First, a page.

• In normal wear, the Apple Watch screen is black for the purpose of saving battery. It kinda reminds me of the original digital watches from the 70s that stayed dark, requiring the wearer to press a button to see the time. The face of the Apple Watch is activated by wrist action, but it seems very similar--at least for telling the time (this is a watch, right?) to where we were four decades ago. Again, if Apple will do something about battery life, maybe the screen could remain lit up all the time.

  • Speaking of battery, while there's been lot of talk about having to charge the Apple Watch daily, I discovered that the battery on my iPhone ran down faster than usual, no doubt because of a continuous Bluetooth connection between the phone and the watch all day. I keep a vehicle charger in my truck and another on my desk, but users should be prepared for not just worrying about the watch's battery life.

  • When I initially set up the Apple Watch, I was asked if I wanted to install all the apps on my iPhone that also had Apple Watch components. I said yes which resulted in way too many apps for what I need. Later, I pulled most of these off. I can see the possible use of Skype, but I do I really need a OneDrive app on my Apple Watch? Do I need the Fandango app? It's cool that these are possible, but just not so necessary for my purposes. Once I removed most of the Apple Watch apps (you can't remove the native Apple apps, of course), it was much easier to navigate the app icons.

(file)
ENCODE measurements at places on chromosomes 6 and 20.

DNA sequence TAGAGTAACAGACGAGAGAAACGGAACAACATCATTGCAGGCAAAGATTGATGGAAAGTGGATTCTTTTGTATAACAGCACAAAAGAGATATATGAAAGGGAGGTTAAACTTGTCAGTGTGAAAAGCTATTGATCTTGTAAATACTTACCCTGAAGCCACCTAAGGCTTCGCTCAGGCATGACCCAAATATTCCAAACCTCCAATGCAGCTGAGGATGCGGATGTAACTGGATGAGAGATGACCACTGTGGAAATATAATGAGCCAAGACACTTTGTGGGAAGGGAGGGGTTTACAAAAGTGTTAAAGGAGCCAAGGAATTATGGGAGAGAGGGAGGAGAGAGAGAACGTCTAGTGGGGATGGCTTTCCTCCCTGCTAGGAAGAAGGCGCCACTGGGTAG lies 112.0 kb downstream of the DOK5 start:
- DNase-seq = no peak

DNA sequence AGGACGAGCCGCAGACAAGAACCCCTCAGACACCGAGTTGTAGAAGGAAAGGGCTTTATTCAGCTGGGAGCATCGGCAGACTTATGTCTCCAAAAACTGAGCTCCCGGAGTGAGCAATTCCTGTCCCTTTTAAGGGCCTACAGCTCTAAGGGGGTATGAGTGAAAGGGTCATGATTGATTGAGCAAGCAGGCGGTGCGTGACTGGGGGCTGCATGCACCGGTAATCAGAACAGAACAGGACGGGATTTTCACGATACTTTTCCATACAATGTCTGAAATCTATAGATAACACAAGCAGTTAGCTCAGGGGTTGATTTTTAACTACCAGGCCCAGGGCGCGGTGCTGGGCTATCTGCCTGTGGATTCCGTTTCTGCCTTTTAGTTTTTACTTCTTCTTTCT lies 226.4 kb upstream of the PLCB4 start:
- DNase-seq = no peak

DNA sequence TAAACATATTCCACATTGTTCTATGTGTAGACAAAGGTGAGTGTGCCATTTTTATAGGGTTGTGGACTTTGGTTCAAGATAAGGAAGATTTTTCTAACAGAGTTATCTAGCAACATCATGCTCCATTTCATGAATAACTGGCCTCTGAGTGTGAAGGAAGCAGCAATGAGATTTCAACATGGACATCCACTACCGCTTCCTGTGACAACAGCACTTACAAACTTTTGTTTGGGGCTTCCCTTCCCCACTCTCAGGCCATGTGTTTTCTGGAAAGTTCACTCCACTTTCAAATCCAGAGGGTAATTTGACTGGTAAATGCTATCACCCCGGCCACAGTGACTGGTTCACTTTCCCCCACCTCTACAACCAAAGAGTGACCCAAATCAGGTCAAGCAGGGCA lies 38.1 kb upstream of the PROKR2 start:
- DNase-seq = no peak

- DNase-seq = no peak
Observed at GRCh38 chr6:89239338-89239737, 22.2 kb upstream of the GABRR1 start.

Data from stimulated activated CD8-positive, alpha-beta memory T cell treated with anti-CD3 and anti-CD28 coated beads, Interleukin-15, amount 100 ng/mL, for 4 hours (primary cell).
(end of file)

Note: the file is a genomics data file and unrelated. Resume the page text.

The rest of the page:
• On a related note, I have also turned off most notifications, with a few exceptions, from the Apple Watch. In 2013, I had a Pebble Watch for about four weeks. I was intrigued by the technology, but the constant vibration as the watch mirrored every notification on my iPhone drove me crazy. Honestly, in regard to both apps and notifications, I think it's probably a good idea to start with everything--the entire firehose--and then determine what you really need and remove the rest.

  • Initially as I pared down what I actually wanted to have on the watch, I left text messages and email in place. By last night, I had removed email notifications. For me, email notifications don't serve much purpose. You can't actually reply to them. The email app itself remains, so you can check email manually if you want.